First, a little background. This isn't necessary to enjoy the main video, but it adds some fun perspective. I posted this video previously -- it's a clip of Oscar-winner Eddie Redmayne on The Graham Norton Show talking about his audition as a young boy when he had a small role in London revival of Oliver! That's Anna Kendrick also on the panel, who briefly comes into play here.
And now the main feature.
Every once in a while on his show, James Corden teams up with a guest, and they go out into the public and deliver singing telegrams. For this, he joins with Eddie Redmayne deliver singing telegrams. That they did this three weeks ago, around when Redmayne's movie The Aeronauts about two balloonists was released, may have something to do with why balloons are involved, though perhaps not. But I like to think so.
(It's possible that two ads will interrupt the video, but if so you can just click past)
This is a fun sketch that Saturday Night Live did in 2014 to parody the famous Christmas caroling scene in the movie Love Actually with guest host Amy Adams.
Falling under the "Fest" part of the gala, this is a video I always enjoy for the season from the Conan show. It's about his effort to come up with a Secret Santa gift for one of his staff members.
Okay, there's no music here, but it's a lot of fun about the holidays and therefore officially qualifies as part of a Holiday Fest. These are two videos showing the annual holiday pranks that Jimmy Kimmel alternates each year with John Krasinski and Emily Blunt against one another. This first is from Kimmel's 2014 broadcast and includes several earlier efforts.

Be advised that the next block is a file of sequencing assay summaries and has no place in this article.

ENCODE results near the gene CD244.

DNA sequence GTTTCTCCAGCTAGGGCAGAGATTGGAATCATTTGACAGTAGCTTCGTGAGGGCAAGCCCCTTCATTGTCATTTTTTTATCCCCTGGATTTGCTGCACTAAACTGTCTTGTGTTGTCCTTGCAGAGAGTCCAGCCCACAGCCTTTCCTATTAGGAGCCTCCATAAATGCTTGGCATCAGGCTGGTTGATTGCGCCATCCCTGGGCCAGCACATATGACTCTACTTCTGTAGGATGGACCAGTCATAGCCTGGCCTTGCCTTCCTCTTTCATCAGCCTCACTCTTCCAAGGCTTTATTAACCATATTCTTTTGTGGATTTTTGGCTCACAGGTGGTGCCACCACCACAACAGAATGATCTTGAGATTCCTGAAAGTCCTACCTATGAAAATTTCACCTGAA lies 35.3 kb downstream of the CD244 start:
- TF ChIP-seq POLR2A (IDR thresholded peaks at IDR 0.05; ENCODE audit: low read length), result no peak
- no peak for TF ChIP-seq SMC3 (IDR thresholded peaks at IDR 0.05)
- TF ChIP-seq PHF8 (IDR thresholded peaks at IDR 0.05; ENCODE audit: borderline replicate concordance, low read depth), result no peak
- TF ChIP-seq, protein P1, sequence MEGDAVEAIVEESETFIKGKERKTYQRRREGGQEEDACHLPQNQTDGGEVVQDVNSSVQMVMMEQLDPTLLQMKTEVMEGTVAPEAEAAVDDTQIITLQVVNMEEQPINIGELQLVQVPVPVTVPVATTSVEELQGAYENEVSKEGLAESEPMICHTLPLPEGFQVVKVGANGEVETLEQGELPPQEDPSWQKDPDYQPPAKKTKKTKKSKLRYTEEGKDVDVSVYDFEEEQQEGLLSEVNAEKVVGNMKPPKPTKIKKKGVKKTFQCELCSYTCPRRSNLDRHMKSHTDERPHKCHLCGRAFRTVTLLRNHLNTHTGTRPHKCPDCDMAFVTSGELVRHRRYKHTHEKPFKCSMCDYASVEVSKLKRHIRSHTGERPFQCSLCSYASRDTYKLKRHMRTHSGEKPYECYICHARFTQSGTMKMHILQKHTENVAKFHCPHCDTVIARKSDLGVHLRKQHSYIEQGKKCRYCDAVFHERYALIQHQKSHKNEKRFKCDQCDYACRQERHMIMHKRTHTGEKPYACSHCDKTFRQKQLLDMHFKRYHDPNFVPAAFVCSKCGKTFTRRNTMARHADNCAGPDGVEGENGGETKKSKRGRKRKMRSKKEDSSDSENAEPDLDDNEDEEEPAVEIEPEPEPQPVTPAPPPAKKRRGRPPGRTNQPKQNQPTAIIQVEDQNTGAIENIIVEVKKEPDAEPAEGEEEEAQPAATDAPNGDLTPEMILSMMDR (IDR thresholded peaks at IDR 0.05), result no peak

And with follow that with what took place the next year, in 2015.
If I only had one piece to embed for the Holiday Music Fest, this might be the one. Stan Freberg's classic from 1958 that remain relevant, if not more so from when it was first released, "Green Chri$tma$."
This is one of my favorite sketches from Saturday Night Live” done in 1999. There are several songs in it, so happily it qualifies for the Music part of the Fest. But it would qualify regardless because, for me, it's all Fest.
I've had a difficult time tracking it down over the years, but finally found it in 2017 after nearly 20 years of searching. I had code to embed it , but for some reason that doesn't work. I did upload it below, but because it's done with a screen video capture, the sound is a bit tinny. Far better is if you click on this link here, which should bring up a player with the video. Try that first. If for some reason that doesn't work, though, check out the video below.
I swear to you that when I first saw this sketch, I didn’t know who was playing the lead “urchin” in it – in part for the hair and make-up (which is light, but enough), but in part because I was thinking about the main cast members and not at all about who was hosting that week. A few years later I saw a repeat of the show, and halfway through the sketch I almost shouted out, “Oh, my God, that’s Jennifer Aniston!” And so it is. Along with Rachel Dratch, and others. And it’s a hoot.
But other than that second viewing, I haven't see the sketch on TV since. Why on earth SNL doesn't include this in their annual Christmas Special compendium of holiday sketches over the years. It's not only one of their best Christmas sketches, it is, for me as I said, one of their best, period.
Robert J. Elisberg is a two-time recipient of the Lucille Ball Award for comedy screenwriting. He's written for film, TV, the stage, and two best-selling novels, is a regular columnist for the Writers Guild of America and was for the Huffington Post. Among his other writing, he has a long-time column on technology (which he sometimes understands), and co-wrote a book on world travel. As a lyricist, he is a member of ASCAP, and has contributed to numerous publications.